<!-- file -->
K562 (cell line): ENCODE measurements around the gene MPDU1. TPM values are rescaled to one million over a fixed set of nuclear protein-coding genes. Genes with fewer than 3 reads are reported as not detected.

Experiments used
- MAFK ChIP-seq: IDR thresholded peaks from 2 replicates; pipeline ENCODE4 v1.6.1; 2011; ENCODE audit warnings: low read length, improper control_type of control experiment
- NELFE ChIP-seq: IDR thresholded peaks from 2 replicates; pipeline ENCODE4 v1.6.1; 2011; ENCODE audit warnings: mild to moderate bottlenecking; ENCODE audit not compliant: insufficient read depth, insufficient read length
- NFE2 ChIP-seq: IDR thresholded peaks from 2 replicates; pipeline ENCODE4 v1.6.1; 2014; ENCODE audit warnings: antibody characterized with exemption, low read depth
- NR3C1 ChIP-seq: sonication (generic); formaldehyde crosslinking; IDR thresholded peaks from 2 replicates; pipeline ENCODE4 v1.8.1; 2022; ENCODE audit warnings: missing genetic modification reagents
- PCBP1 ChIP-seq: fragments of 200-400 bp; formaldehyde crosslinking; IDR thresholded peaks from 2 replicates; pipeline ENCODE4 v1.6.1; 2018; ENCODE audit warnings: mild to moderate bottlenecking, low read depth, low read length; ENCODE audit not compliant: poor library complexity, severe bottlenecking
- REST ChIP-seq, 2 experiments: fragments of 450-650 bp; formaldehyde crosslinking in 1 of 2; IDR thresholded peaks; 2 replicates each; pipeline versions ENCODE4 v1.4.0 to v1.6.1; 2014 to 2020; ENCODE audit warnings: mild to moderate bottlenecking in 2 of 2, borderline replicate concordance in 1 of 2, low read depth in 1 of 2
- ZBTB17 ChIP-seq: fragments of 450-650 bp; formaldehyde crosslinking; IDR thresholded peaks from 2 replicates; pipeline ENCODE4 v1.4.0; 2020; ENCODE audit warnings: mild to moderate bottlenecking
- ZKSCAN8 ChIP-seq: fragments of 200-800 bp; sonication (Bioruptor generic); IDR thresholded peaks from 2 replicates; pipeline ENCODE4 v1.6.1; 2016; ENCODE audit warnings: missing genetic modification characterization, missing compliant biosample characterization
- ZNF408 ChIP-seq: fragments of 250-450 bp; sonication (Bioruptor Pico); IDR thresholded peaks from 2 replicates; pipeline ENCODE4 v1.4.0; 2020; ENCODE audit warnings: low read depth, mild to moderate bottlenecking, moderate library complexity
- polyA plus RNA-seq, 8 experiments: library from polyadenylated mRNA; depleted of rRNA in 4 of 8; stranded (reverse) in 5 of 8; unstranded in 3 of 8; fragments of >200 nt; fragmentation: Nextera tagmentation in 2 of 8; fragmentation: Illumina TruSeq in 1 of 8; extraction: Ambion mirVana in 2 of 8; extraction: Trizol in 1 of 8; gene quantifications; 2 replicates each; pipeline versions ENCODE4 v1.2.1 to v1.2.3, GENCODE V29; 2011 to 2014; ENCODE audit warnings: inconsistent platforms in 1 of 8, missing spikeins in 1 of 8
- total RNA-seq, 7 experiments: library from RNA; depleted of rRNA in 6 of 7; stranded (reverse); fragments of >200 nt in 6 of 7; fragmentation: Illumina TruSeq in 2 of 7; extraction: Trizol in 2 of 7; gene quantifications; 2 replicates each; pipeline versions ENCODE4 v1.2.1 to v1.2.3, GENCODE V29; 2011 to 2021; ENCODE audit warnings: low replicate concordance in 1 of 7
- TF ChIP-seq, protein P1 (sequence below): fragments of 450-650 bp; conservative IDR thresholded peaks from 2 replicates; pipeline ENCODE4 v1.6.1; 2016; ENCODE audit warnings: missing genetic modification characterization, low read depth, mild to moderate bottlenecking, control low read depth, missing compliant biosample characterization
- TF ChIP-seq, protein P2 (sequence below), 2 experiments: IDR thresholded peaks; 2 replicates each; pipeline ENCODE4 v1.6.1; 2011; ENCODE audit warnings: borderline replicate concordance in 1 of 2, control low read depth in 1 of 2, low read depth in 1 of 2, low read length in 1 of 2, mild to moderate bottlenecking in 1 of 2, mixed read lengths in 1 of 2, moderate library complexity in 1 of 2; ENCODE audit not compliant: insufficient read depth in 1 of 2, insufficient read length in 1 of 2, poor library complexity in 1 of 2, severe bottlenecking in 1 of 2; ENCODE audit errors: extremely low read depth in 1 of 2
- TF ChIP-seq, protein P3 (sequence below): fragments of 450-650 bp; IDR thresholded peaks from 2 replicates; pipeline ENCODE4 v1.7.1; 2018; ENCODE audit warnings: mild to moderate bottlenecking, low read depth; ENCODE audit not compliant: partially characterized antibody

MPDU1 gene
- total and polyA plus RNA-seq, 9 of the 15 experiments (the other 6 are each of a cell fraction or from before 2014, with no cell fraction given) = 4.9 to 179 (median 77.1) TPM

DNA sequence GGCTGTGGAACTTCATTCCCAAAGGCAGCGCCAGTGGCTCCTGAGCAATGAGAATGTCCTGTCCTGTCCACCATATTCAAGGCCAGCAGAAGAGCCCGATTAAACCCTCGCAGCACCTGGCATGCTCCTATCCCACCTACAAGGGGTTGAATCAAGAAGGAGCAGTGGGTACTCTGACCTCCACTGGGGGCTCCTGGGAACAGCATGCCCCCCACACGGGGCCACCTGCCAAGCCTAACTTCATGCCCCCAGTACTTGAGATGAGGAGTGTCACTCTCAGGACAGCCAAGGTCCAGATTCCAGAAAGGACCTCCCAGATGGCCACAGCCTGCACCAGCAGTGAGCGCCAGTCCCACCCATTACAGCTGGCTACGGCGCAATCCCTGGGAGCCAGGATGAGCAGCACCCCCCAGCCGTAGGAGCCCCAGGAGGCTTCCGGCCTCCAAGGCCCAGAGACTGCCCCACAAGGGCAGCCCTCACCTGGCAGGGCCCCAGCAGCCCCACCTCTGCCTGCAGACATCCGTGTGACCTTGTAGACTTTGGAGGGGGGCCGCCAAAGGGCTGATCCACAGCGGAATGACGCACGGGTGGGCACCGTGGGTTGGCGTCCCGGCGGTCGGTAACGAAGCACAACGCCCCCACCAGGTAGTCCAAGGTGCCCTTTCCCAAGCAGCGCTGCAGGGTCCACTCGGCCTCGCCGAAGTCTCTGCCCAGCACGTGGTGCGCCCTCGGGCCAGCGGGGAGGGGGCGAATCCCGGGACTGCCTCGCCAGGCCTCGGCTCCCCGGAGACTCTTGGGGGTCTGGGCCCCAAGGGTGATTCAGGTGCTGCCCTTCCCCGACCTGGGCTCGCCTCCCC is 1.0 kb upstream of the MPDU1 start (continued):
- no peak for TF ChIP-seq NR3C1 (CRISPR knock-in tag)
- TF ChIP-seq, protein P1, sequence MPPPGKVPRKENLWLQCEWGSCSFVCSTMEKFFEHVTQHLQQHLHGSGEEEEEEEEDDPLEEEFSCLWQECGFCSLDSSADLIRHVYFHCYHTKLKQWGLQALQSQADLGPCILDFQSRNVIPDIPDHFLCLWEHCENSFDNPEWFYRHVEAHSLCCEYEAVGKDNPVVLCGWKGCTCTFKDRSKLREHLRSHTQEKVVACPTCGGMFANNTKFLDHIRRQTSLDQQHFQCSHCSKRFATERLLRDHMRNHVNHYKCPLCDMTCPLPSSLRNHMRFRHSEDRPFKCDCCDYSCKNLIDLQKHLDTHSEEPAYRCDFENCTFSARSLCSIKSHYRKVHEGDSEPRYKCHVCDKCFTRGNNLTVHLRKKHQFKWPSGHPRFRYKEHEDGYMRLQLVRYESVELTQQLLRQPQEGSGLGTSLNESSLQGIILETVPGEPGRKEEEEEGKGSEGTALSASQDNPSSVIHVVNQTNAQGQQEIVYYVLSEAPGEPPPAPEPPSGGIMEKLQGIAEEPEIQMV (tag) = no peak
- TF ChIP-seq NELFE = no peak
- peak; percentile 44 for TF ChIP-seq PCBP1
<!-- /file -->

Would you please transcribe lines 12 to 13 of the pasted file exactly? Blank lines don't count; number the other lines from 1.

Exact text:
- polyA plus RNA-seq, 8 experiments: library from polyadenylated mRNA; depleted of rRNA in 4 of 8; stranded (reverse) in 5 of 8; unstranded in 3 of 8; fragments of >200 nt; fragmentation: Nextera tagmentation in 2 of 8; fragmentation: Illumina TruSeq in 1 of 8; extraction: Ambion mirVana in 2 of 8; extraction: Trizol in 1 of 8; gene quantifications; 2 replicates each; pipeline versions ENCODE4 v1.2.1 to v1.2.3, GENCODE V29; 2011 to 2014; ENCODE audit warnings: inconsistent platforms in 1 of 8, missing spikeins in 1 of 8
- total RNA-seq, 7 experiments: library from RNA; depleted of rRNA in 6 of 7; stranded (reverse); fragments of >200 nt in 6 of 7; fragmentation: Illumina TruSeq in 2 of 7; extraction: Trizol in 2 of 7; gene quantifications; 2 replicates each; pipeline versions ENCODE4 v1.2.1 to v1.2.3, GENCODE V29; 2011 to 2021; ENCODE audit warnings: low replicate concordance in 1 of 7